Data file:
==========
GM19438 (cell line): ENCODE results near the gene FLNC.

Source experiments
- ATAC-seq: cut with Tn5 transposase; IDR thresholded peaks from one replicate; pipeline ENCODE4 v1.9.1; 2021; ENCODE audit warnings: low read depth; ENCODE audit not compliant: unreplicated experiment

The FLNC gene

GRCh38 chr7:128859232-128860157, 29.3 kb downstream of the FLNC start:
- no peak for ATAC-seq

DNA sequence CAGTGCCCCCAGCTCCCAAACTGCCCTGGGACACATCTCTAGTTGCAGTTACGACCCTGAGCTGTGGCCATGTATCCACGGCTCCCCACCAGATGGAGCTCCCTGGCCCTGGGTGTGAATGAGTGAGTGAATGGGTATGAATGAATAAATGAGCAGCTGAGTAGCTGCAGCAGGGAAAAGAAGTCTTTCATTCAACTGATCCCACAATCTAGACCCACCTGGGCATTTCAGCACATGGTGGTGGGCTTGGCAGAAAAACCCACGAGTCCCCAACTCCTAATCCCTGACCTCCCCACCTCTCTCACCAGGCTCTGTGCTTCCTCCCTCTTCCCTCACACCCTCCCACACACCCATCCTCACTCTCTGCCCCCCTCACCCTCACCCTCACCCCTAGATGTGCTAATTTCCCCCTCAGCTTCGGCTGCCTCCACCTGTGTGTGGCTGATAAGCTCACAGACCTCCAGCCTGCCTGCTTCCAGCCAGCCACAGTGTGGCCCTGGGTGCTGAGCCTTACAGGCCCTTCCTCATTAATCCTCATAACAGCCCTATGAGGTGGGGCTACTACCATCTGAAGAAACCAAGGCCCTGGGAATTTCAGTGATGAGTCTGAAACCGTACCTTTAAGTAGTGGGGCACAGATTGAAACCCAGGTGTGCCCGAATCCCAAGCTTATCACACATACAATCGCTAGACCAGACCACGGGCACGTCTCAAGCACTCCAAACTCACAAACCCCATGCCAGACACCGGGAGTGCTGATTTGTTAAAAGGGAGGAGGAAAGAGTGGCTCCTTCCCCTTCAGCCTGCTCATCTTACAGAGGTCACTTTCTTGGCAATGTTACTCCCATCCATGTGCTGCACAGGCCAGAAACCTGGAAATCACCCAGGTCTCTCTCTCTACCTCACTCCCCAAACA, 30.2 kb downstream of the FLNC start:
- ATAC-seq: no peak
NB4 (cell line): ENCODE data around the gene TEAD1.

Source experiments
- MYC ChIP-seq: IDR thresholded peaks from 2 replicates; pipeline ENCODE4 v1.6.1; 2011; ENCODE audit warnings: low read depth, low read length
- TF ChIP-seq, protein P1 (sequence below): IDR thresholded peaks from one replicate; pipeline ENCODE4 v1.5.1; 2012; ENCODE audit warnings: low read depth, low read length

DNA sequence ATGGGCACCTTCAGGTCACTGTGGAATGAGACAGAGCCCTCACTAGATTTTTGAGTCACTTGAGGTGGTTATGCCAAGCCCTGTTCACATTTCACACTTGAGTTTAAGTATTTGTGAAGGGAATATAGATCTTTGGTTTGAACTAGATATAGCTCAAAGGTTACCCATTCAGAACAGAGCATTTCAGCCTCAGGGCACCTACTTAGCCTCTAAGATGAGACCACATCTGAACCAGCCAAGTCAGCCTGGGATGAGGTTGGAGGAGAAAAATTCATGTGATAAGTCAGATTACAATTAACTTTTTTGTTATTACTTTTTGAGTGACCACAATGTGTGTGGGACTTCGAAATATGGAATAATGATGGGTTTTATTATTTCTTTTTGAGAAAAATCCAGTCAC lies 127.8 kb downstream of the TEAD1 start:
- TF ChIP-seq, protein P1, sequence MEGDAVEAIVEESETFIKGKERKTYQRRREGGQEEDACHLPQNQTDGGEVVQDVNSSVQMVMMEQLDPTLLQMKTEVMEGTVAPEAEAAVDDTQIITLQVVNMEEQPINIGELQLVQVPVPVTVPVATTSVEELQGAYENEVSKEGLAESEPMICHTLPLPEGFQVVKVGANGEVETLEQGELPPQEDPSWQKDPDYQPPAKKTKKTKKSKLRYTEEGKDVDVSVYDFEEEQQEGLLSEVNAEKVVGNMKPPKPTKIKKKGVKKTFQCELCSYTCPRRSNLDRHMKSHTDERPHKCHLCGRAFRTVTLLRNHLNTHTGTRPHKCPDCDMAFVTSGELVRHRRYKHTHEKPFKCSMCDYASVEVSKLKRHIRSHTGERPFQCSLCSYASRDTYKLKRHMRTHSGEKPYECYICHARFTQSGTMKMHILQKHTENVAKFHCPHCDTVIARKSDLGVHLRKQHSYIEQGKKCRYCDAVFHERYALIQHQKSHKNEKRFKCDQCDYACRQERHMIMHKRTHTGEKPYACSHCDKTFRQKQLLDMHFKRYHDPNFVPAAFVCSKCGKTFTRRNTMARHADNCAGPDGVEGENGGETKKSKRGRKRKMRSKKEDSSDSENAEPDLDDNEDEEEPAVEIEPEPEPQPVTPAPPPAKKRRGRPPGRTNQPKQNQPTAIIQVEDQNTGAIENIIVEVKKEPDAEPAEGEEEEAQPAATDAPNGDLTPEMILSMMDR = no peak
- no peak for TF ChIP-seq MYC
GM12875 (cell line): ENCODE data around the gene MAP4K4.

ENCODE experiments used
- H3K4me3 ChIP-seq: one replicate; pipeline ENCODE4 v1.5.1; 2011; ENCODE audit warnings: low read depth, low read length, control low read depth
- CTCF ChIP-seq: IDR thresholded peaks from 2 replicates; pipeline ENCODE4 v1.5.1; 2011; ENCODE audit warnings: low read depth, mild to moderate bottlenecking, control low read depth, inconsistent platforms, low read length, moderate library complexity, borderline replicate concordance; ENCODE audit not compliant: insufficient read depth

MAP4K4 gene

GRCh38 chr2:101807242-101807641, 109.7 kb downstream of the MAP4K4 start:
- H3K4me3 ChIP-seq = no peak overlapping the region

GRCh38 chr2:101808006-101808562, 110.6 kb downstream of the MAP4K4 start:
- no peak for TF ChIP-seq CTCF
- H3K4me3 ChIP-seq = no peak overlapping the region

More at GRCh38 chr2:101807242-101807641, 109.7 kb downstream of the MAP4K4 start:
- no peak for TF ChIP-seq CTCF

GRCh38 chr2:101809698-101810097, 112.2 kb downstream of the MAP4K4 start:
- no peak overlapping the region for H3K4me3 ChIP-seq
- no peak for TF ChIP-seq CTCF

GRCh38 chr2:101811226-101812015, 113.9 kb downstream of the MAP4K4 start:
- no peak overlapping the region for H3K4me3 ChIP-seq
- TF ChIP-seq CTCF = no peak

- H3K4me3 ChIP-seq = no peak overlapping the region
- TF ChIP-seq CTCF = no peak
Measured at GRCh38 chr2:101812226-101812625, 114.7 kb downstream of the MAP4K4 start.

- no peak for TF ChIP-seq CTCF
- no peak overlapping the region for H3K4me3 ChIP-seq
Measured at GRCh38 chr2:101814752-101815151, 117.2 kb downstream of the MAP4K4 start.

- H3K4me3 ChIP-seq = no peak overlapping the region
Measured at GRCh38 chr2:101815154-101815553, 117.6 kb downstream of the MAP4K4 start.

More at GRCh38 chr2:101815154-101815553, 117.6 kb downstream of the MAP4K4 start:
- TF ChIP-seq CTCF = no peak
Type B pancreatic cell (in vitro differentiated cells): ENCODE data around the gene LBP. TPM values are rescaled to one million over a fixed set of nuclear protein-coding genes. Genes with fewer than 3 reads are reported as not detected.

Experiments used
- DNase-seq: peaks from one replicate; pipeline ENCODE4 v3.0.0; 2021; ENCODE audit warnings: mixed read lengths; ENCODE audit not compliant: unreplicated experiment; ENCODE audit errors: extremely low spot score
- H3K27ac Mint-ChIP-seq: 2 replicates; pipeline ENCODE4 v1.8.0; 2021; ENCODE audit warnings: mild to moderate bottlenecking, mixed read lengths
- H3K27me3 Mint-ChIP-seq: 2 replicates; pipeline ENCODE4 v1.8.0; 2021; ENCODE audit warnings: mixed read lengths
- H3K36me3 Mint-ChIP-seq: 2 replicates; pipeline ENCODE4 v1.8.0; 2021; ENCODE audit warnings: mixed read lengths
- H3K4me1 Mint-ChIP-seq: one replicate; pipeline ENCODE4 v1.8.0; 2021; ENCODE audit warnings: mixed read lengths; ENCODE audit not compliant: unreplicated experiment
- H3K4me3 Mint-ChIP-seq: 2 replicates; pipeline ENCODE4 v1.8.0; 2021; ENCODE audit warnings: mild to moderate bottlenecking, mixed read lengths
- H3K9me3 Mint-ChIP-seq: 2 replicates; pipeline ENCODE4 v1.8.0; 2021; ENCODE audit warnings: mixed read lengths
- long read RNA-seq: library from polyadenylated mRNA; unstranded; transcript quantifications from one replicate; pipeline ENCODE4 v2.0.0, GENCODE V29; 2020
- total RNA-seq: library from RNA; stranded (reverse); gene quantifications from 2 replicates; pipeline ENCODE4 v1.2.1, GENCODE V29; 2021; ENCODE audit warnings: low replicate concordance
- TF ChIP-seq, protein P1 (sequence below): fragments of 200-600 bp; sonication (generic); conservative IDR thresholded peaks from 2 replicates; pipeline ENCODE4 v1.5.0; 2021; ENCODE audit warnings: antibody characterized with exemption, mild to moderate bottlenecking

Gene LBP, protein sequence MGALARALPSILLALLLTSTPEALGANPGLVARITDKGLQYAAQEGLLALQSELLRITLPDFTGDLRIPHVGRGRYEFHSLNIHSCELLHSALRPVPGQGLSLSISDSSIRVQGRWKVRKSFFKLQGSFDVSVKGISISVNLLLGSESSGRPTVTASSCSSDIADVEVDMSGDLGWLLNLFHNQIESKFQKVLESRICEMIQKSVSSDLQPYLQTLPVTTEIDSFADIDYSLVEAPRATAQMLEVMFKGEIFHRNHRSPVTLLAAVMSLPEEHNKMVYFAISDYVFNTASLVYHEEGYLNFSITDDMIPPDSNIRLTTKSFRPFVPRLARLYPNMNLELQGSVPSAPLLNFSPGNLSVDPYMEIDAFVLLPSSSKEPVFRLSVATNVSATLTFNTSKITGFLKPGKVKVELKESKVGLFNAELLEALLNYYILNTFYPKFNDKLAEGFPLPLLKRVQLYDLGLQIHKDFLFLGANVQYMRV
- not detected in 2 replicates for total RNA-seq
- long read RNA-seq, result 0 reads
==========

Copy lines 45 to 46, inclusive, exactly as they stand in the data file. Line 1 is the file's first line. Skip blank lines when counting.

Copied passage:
Experiments used
- DNase-seq: peaks from one replicate; pipeline ENCODE4 v3.0.0; 2021; ENCODE audit warnings: mixed read lengths; ENCODE audit not compliant: unreplicated experiment; ENCODE audit errors: extremely low spot score